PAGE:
Clay Schoenfeld wrote those words in his 1979 book titled "Down Wisconsin Sideroads." I am extremely thankful for those generations who took initiative and put themselves in the middle of the conservation forefront. You might be wondering what putting the "I" in conservation looks like. Well, I don't believe there is an easy answer to that. One thing is for certain, you have to take personal action and see it through to the end. For example, land management is a long process which should parallel the lifetime of land ownership. However, not all of us own a piece of dirt so this isn't possible for everyone. Just because you don't own land doesn't mean you can't have an impact on conservation. I personally do not own property but have recently joined a conservation committee related to deer management in my county. It is a special feeling to be a part of a committee founded by and based on the principals of Aldo Leopold's land ethic. Small committee's and even local grassroots movements can have major impacts on conservation.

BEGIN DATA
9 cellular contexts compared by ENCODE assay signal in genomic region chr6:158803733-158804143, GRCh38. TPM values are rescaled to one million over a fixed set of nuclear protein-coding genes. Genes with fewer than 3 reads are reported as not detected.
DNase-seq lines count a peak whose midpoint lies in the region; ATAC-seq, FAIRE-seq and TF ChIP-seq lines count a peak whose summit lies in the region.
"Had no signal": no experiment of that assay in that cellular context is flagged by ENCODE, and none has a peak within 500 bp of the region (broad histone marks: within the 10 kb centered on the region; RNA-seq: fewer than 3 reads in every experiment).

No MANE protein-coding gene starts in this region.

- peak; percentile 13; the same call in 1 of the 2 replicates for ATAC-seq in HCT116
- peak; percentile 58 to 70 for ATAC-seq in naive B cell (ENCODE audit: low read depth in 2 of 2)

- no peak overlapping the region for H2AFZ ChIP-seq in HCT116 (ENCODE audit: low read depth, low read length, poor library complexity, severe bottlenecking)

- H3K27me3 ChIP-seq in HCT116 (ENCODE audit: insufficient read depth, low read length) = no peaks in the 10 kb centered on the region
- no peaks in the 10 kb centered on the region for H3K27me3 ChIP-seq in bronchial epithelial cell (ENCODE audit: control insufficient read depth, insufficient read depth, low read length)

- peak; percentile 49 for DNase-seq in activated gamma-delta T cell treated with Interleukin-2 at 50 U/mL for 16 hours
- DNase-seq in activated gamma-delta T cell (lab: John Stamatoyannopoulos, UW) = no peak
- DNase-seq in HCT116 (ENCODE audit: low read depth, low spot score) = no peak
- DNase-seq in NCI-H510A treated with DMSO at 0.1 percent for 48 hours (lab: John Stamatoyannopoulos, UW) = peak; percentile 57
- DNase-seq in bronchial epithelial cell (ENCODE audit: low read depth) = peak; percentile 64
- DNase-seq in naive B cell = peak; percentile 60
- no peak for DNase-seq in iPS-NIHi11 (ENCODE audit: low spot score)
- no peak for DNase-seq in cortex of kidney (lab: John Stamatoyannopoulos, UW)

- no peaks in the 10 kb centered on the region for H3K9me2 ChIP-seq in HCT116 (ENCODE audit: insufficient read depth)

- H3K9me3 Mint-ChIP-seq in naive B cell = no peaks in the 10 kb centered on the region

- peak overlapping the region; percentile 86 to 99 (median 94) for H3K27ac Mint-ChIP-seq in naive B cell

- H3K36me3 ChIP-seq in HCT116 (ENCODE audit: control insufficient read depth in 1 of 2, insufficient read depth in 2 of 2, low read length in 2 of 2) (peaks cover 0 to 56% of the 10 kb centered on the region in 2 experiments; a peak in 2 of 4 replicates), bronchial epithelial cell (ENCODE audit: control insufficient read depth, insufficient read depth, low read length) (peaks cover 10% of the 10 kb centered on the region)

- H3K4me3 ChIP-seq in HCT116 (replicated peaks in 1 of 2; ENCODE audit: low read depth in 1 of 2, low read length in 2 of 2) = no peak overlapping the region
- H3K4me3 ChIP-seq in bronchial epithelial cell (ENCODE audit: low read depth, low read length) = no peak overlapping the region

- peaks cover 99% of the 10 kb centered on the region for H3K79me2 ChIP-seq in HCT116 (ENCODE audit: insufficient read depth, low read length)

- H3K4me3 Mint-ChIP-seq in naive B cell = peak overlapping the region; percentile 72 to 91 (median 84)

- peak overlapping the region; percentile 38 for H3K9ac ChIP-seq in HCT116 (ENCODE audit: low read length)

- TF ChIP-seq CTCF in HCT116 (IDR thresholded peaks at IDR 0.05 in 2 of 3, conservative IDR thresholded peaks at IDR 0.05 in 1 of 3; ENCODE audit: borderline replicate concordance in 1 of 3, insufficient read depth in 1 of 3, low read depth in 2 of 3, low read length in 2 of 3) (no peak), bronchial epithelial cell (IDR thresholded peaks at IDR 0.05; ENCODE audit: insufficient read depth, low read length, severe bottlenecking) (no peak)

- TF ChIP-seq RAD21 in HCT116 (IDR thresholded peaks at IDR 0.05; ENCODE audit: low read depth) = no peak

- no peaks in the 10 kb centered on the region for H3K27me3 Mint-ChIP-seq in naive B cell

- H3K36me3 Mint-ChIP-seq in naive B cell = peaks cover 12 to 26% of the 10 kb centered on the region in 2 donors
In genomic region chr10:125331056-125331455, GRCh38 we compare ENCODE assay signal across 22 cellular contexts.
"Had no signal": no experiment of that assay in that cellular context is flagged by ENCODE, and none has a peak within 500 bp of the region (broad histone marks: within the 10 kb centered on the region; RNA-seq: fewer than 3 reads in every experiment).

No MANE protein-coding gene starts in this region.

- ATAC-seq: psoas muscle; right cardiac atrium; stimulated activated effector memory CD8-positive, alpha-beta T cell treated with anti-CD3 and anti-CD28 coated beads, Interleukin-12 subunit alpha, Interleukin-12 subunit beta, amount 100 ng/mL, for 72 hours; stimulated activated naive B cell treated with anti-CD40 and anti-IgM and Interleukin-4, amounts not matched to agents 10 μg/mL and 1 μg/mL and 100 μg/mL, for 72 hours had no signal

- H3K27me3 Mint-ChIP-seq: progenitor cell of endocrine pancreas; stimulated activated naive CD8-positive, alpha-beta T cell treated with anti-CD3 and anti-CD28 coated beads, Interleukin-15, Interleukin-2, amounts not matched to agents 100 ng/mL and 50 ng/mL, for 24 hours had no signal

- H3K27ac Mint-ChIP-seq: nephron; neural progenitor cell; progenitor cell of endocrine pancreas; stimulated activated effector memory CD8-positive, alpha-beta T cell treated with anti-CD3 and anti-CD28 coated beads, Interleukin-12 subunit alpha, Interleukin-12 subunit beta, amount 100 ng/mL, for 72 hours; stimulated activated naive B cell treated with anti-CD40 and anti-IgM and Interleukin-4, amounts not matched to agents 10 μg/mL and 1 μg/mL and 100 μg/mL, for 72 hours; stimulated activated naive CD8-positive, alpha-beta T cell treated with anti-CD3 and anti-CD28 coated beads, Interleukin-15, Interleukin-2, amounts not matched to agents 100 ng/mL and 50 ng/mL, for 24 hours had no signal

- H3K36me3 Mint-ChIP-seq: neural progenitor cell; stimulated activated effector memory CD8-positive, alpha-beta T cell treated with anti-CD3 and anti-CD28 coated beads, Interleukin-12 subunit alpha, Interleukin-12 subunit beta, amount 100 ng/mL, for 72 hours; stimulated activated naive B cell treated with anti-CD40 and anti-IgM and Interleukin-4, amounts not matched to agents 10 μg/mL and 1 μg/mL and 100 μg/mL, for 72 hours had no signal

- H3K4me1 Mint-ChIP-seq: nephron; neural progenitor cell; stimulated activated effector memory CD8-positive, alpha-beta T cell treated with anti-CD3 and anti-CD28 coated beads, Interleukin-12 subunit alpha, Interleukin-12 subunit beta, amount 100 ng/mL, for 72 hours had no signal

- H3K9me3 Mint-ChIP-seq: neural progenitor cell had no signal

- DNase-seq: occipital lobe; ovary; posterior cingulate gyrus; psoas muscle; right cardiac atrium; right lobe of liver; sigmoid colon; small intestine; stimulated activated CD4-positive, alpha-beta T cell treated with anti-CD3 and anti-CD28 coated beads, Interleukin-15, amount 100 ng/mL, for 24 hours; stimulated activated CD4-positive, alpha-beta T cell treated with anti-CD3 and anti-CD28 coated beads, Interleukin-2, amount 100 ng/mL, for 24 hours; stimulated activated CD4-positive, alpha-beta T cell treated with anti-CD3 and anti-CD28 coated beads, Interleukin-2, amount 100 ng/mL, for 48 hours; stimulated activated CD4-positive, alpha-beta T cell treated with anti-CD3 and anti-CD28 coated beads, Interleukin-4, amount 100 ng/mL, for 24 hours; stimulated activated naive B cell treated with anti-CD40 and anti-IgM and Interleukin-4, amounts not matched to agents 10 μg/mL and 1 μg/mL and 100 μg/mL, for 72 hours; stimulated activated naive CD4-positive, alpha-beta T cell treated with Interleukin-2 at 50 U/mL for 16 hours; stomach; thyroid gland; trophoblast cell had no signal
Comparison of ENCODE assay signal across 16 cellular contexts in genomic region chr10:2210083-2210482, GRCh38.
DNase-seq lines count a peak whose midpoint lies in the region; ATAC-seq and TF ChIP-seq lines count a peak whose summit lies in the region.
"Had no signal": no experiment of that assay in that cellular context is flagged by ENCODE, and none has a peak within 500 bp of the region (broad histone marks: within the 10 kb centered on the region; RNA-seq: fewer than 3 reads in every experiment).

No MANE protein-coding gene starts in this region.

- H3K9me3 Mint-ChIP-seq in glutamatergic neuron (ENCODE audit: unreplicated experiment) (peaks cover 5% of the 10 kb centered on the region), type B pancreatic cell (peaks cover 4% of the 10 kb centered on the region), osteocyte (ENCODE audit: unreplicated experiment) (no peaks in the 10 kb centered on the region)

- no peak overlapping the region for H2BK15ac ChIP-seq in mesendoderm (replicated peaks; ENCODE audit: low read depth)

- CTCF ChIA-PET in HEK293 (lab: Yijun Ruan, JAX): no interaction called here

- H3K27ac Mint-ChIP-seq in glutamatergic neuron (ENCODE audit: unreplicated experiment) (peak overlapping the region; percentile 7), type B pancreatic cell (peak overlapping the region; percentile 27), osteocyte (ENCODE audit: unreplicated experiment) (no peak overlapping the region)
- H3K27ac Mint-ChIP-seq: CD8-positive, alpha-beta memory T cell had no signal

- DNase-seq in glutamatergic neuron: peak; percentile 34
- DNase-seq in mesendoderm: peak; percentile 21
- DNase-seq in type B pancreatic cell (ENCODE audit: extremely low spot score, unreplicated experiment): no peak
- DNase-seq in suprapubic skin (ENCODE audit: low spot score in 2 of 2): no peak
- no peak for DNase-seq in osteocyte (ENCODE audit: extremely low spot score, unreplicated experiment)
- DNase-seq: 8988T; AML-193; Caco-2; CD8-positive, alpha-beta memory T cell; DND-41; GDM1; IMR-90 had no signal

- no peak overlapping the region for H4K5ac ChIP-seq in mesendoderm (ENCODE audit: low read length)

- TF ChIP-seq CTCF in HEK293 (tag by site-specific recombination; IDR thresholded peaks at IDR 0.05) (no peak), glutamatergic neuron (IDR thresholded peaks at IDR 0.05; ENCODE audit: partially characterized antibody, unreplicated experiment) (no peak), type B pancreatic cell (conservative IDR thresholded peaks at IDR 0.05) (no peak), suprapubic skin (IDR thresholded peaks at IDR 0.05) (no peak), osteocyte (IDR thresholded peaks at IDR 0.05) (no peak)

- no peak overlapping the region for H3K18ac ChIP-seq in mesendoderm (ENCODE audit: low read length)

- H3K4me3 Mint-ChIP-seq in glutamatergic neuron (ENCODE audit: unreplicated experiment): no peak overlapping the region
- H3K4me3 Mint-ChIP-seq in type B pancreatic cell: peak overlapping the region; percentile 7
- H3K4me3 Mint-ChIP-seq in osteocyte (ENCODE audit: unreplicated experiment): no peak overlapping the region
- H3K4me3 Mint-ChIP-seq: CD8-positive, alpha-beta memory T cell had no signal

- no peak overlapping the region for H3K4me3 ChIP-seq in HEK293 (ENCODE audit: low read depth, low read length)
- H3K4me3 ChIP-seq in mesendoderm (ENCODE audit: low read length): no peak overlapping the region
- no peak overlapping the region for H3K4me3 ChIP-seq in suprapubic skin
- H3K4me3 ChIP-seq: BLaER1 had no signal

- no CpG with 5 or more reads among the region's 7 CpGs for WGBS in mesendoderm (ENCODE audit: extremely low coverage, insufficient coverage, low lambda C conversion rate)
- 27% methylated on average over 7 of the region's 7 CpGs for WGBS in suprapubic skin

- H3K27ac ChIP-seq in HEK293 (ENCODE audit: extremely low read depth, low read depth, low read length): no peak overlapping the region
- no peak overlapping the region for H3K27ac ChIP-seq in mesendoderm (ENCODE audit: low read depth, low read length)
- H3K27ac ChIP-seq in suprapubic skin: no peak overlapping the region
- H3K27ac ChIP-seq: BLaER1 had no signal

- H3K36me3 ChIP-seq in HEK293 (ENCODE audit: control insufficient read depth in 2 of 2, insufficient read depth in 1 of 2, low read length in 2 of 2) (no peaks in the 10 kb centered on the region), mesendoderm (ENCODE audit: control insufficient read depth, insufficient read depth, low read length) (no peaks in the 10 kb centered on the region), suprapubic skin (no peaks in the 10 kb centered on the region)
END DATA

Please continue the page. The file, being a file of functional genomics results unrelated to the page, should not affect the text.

Schoenfeld begins a chapter by saying, "You don't have to be a world-famous ecologist writer to contribute to conservation. I want to chronicle here the contributions of people who have made major dents in the sweep of environmental degradation: a forest ranger and his wife, a hermit, a small-town postman, a minor state bureaucrat, a housewife outdoorsperson, and a very young representative of a new generation." --I hope to be the latter